services. Many people in our Faculty of Health Sciences in Beer
Sheva, including advanced nursing and medical students, are enthusiastic
about volunteering to help in this project, and we are now seeking
funding for airfare and basic expenses. I hope to have more to
report on this in future issues of EJAIB.
Cross cultural bioethics
At the most recent bioethics conference at Loyola University in Madras, Avi Gold, a graduate student at our university, lectured on the question: "Is monotheism an obstacle to universal bioethics?" Avi will publish a version of his lecture in a future EJAIB. I come from a culture, Judaism, which is supposedly monotheistic, supposedly believing in one and only one God and that all religions which believe in other gods are to be wiped off the face of the earth. The Bible seems to say this pretty clearly, so it is a shock when one finds oneself working together on bioethics projects and becoming good friends with Indian Hindus and Japanese Shintoists who are in their daily lives involved with many, many gods. Indeed Judaism must share the earth and learn to cooperate with people of many different faiths, in spite of the intolerance which we were taught in the past.
I am now reading a book which I
received as a gift in India called "The Foundations of Indian
Culture" by Sri Aurobindo, who argues that one-sided conceptions
of God are small-minded because God is really so infinite, so
beyond our grasp, that we need many different religions, many
different gods, to approach the infinitely varied sides of this
infinity. At the same time I have heard from a number of people
both in India and in Japan that the thousands of gods of Hinduism
or of Shinto are really just different revelations of the One
God. Conversely reflection for many years on the Bible and on
Maimonides' philosophy, especially his angelology, has led me
to the conclusion that Judaism is not a monotheistic religion
anyway. The angels in the Bible, who speak to the prophets, are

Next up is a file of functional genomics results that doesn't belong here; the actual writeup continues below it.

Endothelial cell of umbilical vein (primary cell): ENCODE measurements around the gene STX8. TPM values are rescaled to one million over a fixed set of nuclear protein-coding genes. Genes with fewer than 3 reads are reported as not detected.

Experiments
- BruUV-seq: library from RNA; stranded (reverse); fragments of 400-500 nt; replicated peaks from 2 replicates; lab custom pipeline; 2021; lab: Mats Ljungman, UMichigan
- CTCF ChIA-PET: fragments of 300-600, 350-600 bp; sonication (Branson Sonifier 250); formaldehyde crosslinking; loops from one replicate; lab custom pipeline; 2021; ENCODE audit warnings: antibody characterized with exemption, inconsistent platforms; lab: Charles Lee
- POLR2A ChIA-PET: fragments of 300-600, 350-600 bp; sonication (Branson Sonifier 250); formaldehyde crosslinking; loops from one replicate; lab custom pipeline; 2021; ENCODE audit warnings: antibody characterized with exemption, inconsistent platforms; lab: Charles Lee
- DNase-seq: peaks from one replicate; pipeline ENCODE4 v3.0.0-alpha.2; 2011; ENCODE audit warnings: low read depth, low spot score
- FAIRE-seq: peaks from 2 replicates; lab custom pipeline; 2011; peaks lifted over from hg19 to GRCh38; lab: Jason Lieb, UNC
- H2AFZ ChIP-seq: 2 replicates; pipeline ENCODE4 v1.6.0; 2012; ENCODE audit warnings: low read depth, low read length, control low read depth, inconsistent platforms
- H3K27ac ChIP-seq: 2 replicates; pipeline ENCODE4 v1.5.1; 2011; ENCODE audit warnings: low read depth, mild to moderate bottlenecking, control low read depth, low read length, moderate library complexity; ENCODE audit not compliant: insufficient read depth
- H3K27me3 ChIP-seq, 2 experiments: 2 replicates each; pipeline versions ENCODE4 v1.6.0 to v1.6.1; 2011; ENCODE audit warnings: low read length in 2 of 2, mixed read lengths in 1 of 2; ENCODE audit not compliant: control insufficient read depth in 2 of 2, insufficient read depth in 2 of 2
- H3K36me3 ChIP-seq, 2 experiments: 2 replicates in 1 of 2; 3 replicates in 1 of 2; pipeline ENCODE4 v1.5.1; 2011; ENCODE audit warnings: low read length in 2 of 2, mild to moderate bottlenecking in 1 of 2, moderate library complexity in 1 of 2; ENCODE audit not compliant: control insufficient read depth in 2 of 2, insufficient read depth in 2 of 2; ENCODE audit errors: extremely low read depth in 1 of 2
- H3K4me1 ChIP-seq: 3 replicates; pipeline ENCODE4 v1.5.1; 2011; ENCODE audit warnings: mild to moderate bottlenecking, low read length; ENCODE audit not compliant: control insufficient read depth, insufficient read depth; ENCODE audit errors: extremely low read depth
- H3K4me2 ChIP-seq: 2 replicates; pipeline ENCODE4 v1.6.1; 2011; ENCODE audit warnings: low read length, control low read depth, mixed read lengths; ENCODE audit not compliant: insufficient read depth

really the same beings who are refered to as "gods"
in polytheistic religions. Indeed "monotheism" is not
a Hebrew word, nor does it translate any Hebrew or Aramaic word
known to me. I think it is just a misconception foisted on us
by European scholars and having nothing to do with authentic Israeli
Judaism. (I treat this matter in greater depth in an article to
appear in the next few months in Korot, a journal of history
of medicine.) And those Jews, and Christians as well, who have
learned enmity towards worshippers of other gods, whether they
be Asian or Native American or whatever, are victims of a tragic
mistake. The Biblical enmity towards "worshippers of strange
gods" was directed against Middle Eastern religions of the
time, especially ancient Egyptian and Canaanite. It had nothing
to do with religions in other parts of the world and should not
be allowed to interfere with loving relationships with our bioethical
partners in many parts of today's world. We have too many common
problems of environmental and community health to allow religion
to be an obstacle to cooperation.
A couple of years ago Darryl wrote an editorial on whether cloning or personal relationships is the proper subject of bioethics. The strange new thing which developed for me over these three years of bioethical travels is the many close friendships which I now have with people around the world. Friends in the Eubios family will remember when I was proud of my primitivity and refused to work with a computer. But many of the people whom I met on these travels convinced me to use the Email more and more. I now find that I am closer, via the Email, to many friends around the world than I am to most of the people living in our apartment building. It's a strange new world.